user wants, and their respective environment.

5) Defaults

In conclusion, I think the most important argument is
this: users don't change defaults.  Some do, but for
many just making a mail account is a feat.  It's nice
that i now know how to split it up into individual
applications, but until this is the default it is
quite useless to all but a select few. the select few
who actually care enough about usability to find and
make such a change are the very ones who benefit the
least from it. Few people will ever touch the console,
let alone "man evolution" or "evolution --help".  It
may be in the help file, and at least I hope it is. 
If you want to have a option, rather, it should be to
include them all in one application (as it is
currently).  This way you get the added usability from
splitting up the functions, and the outlook-like users
can have an option to enable mode-switching in all
applications in the preferences, or someplace easily
found (a console switch is unacceptable).

--- Jeffrey Stedfast <fejj ximian com> wrote:
> Your argument about splitting Evolution into
> multiple separate
> applications has no substance. Have you done
> usability tests to prove
> that this way is better? If so, where are these
> usability studies?
> Pointing at Mozilla is hardly a usability study.
> Have you even *looked* at Evolution 1.5 as compared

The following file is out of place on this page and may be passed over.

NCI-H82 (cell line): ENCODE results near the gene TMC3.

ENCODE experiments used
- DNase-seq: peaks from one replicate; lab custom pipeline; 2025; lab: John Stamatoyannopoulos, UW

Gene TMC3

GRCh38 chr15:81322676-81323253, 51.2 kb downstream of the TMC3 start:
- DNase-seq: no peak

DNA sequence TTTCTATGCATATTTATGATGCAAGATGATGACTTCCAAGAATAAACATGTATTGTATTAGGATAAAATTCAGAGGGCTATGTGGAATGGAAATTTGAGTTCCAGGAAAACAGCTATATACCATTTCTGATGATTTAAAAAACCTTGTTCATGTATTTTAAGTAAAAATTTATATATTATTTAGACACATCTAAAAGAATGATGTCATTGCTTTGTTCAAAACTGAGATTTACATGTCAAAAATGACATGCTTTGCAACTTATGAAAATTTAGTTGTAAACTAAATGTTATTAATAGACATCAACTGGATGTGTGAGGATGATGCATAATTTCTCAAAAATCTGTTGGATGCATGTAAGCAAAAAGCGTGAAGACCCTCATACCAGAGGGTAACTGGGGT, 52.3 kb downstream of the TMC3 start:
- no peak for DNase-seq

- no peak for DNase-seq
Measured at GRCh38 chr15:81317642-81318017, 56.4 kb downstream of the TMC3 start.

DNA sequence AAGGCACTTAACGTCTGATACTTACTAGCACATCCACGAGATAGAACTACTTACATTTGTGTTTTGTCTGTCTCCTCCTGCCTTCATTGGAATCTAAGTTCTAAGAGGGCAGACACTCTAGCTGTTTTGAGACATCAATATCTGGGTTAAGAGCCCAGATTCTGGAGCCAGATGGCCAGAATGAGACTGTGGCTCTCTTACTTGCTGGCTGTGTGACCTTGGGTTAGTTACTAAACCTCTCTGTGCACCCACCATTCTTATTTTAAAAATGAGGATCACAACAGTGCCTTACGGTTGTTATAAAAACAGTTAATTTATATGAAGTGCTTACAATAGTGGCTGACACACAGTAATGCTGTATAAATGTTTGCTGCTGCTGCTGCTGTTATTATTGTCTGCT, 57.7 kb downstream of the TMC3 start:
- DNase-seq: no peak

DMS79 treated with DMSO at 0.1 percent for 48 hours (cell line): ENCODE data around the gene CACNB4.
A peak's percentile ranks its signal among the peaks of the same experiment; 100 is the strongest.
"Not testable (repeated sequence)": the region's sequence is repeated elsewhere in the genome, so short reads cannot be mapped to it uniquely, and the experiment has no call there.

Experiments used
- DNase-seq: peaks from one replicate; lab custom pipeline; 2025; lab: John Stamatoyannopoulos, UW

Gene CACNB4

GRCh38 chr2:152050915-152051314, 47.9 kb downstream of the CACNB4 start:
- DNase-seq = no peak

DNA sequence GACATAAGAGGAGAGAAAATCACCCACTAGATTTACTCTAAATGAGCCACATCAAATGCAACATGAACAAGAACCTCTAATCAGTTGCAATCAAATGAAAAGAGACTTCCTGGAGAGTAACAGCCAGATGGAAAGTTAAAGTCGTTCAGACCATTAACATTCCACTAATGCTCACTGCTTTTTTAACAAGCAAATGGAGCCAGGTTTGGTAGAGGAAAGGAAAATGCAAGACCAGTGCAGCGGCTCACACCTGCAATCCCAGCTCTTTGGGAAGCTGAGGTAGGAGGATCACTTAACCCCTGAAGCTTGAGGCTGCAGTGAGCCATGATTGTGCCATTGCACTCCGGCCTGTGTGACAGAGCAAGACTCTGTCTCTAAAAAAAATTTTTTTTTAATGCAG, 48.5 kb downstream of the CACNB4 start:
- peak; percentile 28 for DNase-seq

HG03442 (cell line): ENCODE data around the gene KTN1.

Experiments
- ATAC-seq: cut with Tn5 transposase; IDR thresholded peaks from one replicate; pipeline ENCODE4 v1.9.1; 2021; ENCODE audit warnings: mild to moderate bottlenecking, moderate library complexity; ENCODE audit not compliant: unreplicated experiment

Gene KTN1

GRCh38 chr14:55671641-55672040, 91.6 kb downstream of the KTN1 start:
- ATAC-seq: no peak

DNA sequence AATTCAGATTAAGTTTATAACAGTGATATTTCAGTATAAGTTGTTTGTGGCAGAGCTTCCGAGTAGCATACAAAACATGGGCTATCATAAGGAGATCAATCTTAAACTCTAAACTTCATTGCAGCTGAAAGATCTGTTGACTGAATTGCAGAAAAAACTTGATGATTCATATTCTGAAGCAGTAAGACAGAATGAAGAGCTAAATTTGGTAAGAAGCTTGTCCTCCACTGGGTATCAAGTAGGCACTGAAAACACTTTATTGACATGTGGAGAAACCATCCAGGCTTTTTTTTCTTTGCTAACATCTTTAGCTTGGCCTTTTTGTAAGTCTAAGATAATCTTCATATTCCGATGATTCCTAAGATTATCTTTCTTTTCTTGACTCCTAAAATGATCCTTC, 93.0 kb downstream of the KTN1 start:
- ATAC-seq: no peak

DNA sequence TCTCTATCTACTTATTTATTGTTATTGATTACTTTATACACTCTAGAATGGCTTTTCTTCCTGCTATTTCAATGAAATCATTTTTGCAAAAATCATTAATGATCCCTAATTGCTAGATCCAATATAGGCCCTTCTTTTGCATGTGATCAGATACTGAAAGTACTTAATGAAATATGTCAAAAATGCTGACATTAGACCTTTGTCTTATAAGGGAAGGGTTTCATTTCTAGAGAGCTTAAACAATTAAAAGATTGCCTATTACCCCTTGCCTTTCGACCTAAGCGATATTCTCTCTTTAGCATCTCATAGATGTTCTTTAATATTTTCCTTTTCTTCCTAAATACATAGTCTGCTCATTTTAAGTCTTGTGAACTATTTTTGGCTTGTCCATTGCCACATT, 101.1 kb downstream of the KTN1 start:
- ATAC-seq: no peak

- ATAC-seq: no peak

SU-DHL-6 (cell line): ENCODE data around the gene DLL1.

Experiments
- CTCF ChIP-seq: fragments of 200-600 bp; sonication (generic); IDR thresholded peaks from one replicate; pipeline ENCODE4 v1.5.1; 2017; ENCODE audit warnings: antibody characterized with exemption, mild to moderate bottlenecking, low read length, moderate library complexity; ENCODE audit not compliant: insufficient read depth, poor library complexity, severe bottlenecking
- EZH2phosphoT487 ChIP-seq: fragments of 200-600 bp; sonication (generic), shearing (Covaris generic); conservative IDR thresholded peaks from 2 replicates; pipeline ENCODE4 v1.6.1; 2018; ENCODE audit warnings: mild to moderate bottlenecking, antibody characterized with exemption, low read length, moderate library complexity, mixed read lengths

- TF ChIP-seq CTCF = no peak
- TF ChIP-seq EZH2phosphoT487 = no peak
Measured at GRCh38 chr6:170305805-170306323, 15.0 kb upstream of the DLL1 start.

> to 1.4? Have you
> noticed at all that your argument that "users won't
> be able to figure
> out where to do XYZ" is completely bogus? Lets
> pretend for an instant
> that users really are confused about where to
> schedule an appointment or
> whatever. Will splitting Evolution into multiple
> applications really
> solve this? No, it would not. Because now, instead
> of choosing the
> "Calendar" button in Evolution, they'd have to
> launch the "Calendar"
> menu item in some system menu, which, I guess if
> your point is "users
> will look in the system menu first", then sure, you
> might be right, but
> that doesn't mean you have to split Evolution into
> multiple
> applications. However, you said *nothing* of this
> menu thing which leads
> me to conclude that that is not what you meant at
> all - my only
> conclusion is that you haven't the faintest idea of
> what you're talking
> about, especially once you went into how the
> architecture arguments.
> Usability ideas are welcome, but don't go off like a
> know-it-all.
> Jeff

Do you Yahoo!?
Yahoo! Photos: High-quality 4x6 digital prints for 25¢

[Date Prev][Date Next]   [Thread Prev][Thread Next]   [Thread Index] [Date Index] [Author Index]